This Black Friday, beware the shop with the security seal: researchers have shown that issuers of common good webkeeping seals of approval sometimes miss basic flaws, happily certify phishing sites and inadvertently function as a hackers' black book of vulnerable sites.
The research examined the effectiveness of the top 10 website security seals from the likes of Symantec, Tinfoil Security and McAfee which charge up to US$2388 a year to conduct automatic vulnerability tests and award a seal/logo for those which passed.
Lead author Tom Van Goethemz and colleagues Frank Piessensz, Wouter Joosenz from Belgian institution KU Leuven, plus Nick Nikiforakis of Stony Brook University, found seals were poor indicators of site security, could be easily tricked by lazy sysadmins, and even functioned as 'vulnerability oracles' for attackers.
"Among other things, we show how seals can give more credence to phishing attacks, and how the current architecture of third-party security seals can be used as a completely passive vulnerability oracle, allowing attackers to focus their energy on websites with known vulnerabilities," they wrote in the paper Clubbing Seals: Exploring the Ecosystem of Third-party Security Seals [PDF].
"Through a series of automated and manual experiments, we discover a real lack of thoroughness from the side of the seal providers, which results in obviously insecure websites being certified as secure.
"... we show that, paradoxically, third-party security seals can assist attackers in identifying vulnerable targets, and even provide them with the exact vulnerability."
Seals are most often used by popular shopping sites; 74 percent of the 8000 tested were part of Alexa's top one million websites and a third of all examined were e-commerce sites.
The seals are designed to reassure security-conscious American consumers looking to snap-up bargains this Friday as part of the Black Friday online sales bonanza.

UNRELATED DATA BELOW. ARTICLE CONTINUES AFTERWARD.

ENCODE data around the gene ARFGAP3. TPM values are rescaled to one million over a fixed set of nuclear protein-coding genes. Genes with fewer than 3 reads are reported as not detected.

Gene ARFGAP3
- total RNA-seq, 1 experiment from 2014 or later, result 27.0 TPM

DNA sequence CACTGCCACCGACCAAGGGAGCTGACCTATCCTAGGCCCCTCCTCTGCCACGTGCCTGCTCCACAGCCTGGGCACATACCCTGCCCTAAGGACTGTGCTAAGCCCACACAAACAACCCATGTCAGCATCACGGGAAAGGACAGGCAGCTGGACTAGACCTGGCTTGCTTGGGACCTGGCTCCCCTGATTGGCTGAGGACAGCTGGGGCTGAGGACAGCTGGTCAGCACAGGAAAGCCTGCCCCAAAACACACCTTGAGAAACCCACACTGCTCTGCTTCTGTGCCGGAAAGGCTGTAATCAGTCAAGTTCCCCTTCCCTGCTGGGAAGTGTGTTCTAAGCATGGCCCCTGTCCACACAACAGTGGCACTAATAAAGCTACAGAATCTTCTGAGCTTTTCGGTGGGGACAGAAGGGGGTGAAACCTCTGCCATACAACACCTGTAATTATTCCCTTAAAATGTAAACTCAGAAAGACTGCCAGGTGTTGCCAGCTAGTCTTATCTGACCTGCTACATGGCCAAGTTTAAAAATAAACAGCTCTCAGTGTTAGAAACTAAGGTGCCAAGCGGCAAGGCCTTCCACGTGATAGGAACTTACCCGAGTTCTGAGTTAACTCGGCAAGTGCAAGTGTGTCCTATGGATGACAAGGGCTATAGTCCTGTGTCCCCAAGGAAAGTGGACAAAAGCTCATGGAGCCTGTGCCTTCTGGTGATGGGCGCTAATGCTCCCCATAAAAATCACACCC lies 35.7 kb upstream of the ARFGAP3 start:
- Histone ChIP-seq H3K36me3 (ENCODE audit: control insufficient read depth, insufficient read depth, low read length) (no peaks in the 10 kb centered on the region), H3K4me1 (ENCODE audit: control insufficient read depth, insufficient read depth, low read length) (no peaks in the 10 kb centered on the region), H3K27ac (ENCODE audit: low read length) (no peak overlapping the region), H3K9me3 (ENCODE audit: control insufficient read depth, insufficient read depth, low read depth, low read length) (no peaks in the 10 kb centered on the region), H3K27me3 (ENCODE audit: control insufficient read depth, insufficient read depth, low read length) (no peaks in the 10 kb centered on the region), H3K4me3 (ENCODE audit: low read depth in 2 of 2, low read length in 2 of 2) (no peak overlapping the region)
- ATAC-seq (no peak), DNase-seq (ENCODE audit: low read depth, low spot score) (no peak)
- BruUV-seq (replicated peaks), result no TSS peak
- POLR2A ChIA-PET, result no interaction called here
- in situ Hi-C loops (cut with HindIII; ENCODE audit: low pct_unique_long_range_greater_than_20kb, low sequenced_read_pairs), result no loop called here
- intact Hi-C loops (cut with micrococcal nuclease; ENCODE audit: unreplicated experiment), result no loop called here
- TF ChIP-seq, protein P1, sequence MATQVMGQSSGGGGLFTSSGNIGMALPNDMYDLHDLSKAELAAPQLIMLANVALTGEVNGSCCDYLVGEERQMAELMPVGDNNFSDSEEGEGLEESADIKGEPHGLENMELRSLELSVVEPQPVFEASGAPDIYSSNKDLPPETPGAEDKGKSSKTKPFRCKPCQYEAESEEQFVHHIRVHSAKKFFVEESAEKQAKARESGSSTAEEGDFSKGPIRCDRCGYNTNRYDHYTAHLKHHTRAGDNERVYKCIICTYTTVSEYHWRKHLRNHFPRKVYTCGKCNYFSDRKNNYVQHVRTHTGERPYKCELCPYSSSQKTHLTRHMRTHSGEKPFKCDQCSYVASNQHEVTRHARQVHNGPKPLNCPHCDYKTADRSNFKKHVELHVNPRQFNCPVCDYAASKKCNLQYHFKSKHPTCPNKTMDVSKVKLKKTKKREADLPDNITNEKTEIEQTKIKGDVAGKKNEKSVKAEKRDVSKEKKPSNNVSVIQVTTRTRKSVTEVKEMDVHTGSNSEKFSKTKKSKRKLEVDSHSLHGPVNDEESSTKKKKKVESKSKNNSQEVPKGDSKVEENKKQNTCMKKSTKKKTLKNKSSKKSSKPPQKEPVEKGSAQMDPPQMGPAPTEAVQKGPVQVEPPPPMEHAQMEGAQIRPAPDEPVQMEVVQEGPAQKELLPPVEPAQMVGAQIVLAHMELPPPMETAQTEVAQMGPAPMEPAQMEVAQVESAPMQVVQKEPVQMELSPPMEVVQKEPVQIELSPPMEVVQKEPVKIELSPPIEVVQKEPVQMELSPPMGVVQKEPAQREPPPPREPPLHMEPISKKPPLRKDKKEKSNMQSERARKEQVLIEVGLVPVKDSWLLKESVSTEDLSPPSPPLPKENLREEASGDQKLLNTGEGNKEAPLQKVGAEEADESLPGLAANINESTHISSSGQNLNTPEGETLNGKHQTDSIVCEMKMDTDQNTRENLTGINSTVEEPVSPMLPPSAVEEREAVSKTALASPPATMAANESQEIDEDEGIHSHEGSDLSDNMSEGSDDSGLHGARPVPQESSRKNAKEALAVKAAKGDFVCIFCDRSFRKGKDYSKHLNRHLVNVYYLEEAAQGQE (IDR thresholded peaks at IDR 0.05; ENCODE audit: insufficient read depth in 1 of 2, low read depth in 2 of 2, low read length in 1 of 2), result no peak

Security seals unraveled when tested by the researchers against a custom web application loaded with 12 known vulnerabilities, with the best seal program detecting less than half of the flaws.
All tested seals and vulnerability scanners - Acunetix, HP WebInspect and Burp Suite - failed to detect the common DOM-based and reflected XSS flaws.
Previous research that found seals wanting was focused on whether the technology resulted in higher increased sales and the authors claimed their work was the first to systematically evaluate the security of seals at scale.
Proposed defensive measures could help mitigate identified risks but nothing could remove the vulnerability oracle that the technology provided hackers as it was "central to the current architecture" and "appeared to not have a technical solution".
Of the 8000 examined, 333 websites temporarily lost the seal during the research while 189 never regained it most likely due to vulnerabilities.
While seals are a poor indictor of good website security, they work well as a means for hackers to identify vulnerable sites.
The term "vulnerability oracle" was coined after the team found hackers could sign up for a security seal trial and replay the evaluation checks against those sites where the certification had been dropped.
Worse, bad guys could obtain a website's security report by simply creating an account that granted them a url such as 'twitter.com/darrenpauli'. From there they could upload a file which due to file name validation failures affecting several seal vendors would be accepted as proof of site ownership.
Hackers inclined to phish this Friday could simply set up a phishing site for their preferred target and apply to any of the 10 seal slingers for certification of which each was happy to award provided security tests were passed.
But they need not even secure their sites: Attackers and "sketchy" sysadmins could run basic cloaking techniques and write two lines of configuration code that would bluff examinations by all tested security seal vendors.
".. we managed to circumvent the detection of vulnerabilities by rerouting all traffic originating from seal providers to a static web page," the researchers wrote.
"This, unfortunately, requires much less effort than continuously mitigating vulnerabilities, and could thus be employed by sketchy website owners who just want to convince their customers their website is secure."
They found little difference in the benefits between security-sealed and non-sealed sites based on nine attributes including HTTP Strict Transport Security, secure cookies, and Content Security Policy. The slight variation found non-sealed sites were more secure.
The team also found "textbook" SQL injection cross-site scripting flaws in seven of the paltry nine sealed websites which permitted the researchers to conduct penetration tests. ®